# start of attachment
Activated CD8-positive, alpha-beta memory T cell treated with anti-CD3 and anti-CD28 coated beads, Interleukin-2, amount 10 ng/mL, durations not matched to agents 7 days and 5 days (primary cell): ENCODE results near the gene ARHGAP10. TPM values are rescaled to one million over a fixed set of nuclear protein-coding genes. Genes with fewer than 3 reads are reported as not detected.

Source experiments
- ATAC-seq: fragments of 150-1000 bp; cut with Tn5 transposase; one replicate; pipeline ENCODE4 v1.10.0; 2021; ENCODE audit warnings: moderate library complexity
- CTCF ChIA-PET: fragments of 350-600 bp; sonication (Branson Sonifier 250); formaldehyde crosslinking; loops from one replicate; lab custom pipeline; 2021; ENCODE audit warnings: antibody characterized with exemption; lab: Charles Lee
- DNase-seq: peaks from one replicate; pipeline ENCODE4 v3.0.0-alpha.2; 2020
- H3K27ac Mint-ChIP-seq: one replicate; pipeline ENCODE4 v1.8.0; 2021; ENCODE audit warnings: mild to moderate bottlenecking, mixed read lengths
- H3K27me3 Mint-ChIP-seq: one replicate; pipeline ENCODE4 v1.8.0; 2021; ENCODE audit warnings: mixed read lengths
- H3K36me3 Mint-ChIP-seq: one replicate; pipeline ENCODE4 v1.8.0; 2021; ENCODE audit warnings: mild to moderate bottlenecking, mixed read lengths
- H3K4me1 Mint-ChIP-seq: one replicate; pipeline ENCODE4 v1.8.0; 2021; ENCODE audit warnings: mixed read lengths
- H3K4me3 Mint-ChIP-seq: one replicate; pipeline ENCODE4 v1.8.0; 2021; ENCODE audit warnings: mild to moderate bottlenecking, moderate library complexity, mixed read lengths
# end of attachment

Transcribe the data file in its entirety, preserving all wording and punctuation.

Activated CD8-positive, alpha-beta memory T cell treated with anti-CD3 and anti-CD28 coated beads, Interleukin-2, amount 10 ng/mL, durations not matched to agents 7 days and 5 days (primary cell): ENCODE results near the gene ARHGAP10. TPM values are rescaled to one million over a fixed set of nuclear protein-coding genes. Genes with fewer than 3 reads are reported as not detected.

Source experiments
- ATAC-seq: fragments of 150-1000 bp; cut with Tn5 transposase; one replicate; pipeline ENCODE4 v1.10.0; 2021; ENCODE audit warnings: moderate library complexity
- CTCF ChIA-PET: fragments of 350-600 bp; sonication (Branson Sonifier 250); formaldehyde crosslinking; loops from one replicate; lab custom pipeline; 2021; ENCODE audit warnings: antibody characterized with exemption; lab: Charles Lee
- DNase-seq: peaks from one replicate; pipeline ENCODE4 v3.0.0-alpha.2; 2020
- H3K27ac Mint-ChIP-seq: one replicate; pipeline ENCODE4 v1.8.0; 2021; ENCODE audit warnings: mild to moderate bottlenecking, mixed read lengths
- H3K27me3 Mint-ChIP-seq: one replicate; pipeline ENCODE4 v1.8.0; 2021; ENCODE audit warnings: mixed read lengths
- H3K36me3 Mint-ChIP-seq: one replicate; pipeline ENCODE4 v1.8.0; 2021; ENCODE audit warnings: mild to moderate bottlenecking, mixed read lengths
- H3K4me1 Mint-ChIP-seq: one replicate; pipeline ENCODE4 v1.8.0; 2021; ENCODE audit warnings: mixed read lengths
- H3K4me3 Mint-ChIP-seq: one replicate; pipeline ENCODE4 v1.8.0; 2021; ENCODE audit warnings: mild to moderate bottlenecking, moderate library complexity, mixed read lengths